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Pharmacies to offer strep throat swab testing and on-the-spot antibiotics

A new £4.99 service will be made available in 600 LloydsPharmacy stores to identify strep throat infections.

The provider behind the initiative – Celesio – claimed this would ease GP pressure and help reduce antimicrobial resistance (AMR).

It said the walk-in service will be available for any adults over the age of 18 and will include a questionnaire, examination and a mouth swab to test for strep A (group A streptococcal) infection. .

Under the plans, pharmacists would be able to prescribe antibiotics to patients who test positive for the bacterial throat infection and who meet the criteria set in the patient group direction (PGD) guidelines.

For those not requiring antibiotics, the pharmacist will suggest relevant over-the-counter (OTC) products and give advice on how to relieve symptoms.

Celesio argued that the scheme is an ‘opportunity to help relieve the burden on stretched GP services,’ given the rising pressures on NHS services and resources in the winter season.

Pharmacist Pareena Patel, who works at LloydsPharmacy Rubery, Worcestershire, said: ‘Around 85% of sore throats are viral and so aren’t treatable by antibiotics.

‘Almost a third of people still visit their GP with a sore throat yet the vast majority would be better off seeing a pharmacist as it’s a condition that requires rest, OTC medications to help manage symptoms and antibiotics, if appropriate, all of which can now be provided in pharmacy.’

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BMA GP Committee prescribing lead Dr Andrew Green said: ‘This is similar to a scheme launched by Boots a year ago, and it is based on the misconception that having a strep throat infection requires antibiotics.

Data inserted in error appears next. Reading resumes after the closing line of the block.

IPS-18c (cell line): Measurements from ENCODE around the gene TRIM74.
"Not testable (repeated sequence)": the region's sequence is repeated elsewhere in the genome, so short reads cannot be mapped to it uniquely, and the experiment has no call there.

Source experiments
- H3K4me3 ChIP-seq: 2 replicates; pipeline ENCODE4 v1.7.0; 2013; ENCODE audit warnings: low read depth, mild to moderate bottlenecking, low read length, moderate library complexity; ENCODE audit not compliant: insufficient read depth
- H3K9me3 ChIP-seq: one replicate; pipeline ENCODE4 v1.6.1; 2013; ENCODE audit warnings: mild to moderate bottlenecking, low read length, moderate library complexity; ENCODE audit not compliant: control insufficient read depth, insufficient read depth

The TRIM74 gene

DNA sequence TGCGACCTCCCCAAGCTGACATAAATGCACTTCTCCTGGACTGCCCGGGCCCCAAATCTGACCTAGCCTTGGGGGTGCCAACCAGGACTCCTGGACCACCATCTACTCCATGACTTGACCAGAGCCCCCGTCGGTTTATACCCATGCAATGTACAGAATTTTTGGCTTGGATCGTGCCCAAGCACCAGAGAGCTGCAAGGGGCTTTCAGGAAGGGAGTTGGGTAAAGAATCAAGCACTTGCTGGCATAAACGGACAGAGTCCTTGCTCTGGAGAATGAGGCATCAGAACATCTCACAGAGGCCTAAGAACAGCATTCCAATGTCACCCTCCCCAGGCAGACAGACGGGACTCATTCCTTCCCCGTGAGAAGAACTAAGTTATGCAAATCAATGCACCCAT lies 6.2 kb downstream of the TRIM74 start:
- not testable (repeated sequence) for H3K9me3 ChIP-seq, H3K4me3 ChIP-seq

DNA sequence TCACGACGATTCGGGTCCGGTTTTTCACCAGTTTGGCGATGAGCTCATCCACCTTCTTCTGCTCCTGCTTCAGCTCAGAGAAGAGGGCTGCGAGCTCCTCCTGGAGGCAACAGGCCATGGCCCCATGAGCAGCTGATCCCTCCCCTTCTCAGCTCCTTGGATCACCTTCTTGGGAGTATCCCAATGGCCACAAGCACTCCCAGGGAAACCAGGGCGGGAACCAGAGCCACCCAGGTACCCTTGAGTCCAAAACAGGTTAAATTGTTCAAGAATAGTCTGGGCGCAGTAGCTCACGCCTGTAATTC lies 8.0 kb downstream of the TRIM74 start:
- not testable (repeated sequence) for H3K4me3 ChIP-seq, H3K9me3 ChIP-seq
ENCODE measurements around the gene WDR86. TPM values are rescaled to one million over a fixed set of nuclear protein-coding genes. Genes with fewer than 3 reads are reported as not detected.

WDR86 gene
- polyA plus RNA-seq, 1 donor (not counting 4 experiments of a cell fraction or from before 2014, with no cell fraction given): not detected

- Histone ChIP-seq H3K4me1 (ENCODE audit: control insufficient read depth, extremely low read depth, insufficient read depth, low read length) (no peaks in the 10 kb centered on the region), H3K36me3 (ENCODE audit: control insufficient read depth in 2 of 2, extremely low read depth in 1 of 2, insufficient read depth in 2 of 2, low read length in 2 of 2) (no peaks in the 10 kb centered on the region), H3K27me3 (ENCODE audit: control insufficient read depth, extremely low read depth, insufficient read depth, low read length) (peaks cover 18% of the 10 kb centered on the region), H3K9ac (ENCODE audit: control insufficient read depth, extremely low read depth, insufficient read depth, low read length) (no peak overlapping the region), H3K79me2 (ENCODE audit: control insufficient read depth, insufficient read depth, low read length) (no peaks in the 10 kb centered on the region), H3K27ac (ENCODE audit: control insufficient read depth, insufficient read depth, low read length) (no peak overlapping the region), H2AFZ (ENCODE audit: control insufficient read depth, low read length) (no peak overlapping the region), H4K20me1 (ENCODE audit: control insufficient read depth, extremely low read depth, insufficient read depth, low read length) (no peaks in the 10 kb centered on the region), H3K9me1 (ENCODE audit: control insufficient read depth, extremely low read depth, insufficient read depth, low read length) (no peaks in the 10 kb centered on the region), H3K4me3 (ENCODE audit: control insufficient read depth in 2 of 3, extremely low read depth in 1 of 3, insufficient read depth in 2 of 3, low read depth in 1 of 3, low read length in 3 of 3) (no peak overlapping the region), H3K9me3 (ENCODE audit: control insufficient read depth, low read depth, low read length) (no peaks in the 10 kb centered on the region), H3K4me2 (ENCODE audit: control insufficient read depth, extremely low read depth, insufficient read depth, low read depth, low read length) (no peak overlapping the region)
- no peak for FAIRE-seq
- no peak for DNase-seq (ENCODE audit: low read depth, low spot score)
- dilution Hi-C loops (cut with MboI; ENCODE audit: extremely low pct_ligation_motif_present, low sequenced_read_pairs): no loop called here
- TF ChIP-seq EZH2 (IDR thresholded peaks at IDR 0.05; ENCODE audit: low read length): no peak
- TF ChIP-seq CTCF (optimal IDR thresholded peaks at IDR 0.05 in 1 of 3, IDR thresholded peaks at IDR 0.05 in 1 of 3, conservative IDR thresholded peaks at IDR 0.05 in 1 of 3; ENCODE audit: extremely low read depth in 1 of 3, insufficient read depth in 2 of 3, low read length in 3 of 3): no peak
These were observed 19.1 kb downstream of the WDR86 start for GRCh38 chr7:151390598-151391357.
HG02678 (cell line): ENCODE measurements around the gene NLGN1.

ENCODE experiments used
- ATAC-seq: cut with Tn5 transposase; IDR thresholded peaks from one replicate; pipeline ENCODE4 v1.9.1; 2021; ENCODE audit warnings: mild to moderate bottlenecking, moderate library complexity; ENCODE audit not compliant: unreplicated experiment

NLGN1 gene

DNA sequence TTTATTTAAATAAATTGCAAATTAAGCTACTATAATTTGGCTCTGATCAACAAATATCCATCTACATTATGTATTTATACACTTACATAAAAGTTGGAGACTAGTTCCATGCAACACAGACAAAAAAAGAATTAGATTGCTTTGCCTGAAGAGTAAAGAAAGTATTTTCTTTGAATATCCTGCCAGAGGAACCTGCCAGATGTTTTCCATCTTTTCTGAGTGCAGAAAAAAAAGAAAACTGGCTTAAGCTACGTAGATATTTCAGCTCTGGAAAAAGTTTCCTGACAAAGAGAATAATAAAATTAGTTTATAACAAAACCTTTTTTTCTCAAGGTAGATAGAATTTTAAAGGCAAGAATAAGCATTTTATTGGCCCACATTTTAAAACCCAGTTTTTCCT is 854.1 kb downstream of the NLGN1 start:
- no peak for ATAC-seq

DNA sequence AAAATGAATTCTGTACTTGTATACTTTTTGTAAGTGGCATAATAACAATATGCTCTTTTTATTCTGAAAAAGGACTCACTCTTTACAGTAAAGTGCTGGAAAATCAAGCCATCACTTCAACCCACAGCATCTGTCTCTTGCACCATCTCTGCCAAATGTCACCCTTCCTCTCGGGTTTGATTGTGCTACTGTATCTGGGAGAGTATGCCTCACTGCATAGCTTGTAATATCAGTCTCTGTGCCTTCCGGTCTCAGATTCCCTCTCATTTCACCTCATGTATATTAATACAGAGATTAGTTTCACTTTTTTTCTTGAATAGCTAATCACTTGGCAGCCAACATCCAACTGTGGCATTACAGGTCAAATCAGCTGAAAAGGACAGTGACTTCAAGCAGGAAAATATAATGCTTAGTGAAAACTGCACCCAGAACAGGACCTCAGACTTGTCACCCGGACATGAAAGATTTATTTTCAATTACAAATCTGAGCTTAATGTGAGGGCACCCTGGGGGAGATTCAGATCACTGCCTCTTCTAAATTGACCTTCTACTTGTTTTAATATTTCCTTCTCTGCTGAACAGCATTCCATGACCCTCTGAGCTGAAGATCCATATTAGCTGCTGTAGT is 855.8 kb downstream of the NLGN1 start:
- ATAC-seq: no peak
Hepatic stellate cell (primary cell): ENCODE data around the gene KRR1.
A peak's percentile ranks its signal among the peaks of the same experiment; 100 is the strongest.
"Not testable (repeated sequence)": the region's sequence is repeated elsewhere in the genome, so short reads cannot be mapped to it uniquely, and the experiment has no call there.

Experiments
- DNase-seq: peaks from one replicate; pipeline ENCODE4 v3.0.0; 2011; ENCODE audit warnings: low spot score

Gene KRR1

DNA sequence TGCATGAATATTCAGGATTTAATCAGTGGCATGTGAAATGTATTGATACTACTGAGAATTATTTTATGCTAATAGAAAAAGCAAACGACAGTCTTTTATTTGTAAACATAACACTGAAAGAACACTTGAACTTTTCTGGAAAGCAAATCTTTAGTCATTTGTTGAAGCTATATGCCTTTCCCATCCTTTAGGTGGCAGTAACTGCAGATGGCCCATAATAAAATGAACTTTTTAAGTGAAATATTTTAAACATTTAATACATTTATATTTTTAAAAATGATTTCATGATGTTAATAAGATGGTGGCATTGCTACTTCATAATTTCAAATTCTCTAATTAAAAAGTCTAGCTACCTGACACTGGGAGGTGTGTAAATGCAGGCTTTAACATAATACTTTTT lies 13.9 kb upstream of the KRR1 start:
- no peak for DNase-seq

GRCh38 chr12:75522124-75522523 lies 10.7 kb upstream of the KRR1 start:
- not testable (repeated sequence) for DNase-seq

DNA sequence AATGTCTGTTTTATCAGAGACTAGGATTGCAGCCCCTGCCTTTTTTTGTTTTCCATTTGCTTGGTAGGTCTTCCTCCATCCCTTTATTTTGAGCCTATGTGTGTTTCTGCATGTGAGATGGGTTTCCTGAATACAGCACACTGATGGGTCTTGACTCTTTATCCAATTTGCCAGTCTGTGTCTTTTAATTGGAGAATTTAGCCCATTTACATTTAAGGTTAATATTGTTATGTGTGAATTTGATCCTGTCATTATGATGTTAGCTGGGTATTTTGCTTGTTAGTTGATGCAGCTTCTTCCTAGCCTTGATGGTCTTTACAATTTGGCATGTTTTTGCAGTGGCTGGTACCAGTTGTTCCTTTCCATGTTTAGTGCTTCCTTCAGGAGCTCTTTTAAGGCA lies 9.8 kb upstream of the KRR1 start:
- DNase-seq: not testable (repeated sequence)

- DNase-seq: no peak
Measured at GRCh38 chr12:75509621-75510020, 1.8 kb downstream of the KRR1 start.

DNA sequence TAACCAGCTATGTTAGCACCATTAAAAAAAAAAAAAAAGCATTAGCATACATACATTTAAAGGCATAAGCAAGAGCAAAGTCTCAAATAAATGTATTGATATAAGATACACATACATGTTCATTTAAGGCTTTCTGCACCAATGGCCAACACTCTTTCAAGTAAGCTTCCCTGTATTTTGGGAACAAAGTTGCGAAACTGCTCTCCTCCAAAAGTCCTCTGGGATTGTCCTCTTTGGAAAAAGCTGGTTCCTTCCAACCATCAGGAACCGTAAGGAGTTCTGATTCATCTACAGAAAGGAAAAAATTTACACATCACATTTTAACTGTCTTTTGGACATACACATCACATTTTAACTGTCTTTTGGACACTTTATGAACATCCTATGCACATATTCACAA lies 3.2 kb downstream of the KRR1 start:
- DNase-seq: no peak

‘The vast majority will get better in their own time whether viral or bacterial, with only small changes in recovery time with treatment, which is the reason we encourage patients to self-care.

‘The availability of testing will encourage attendance in those who would otherwise self cared, and the numbers of antibiotic prescriptions is likely to increase, raising the risks of AMR as well as side effects for the individuals concerned.’

It comes as NHS Wales announced last week (16 November) the launch of an on-the-spot sore throat swab service in 48 community pharmacies to encourage patients to visit their pharmacist first for minor ailments.

Earlier this year, NICE said new tests for diagnosing strep A throat infections could provide GPs with instant results and potentially reduce antibiotic prescribing.

Eleven point-of-care tests were looked at in the technology briefing which said that they could support GPs when deciding whether antibiotics are required, and could cut GP visits if implemented in community pharmacy settings alongside practices.

However, GP experts warned some cases could be missed using this method, as it would not pick up strep infections that were not of the A type.

A version of this article was first published by Pulse’s sister title the Pharmacist.



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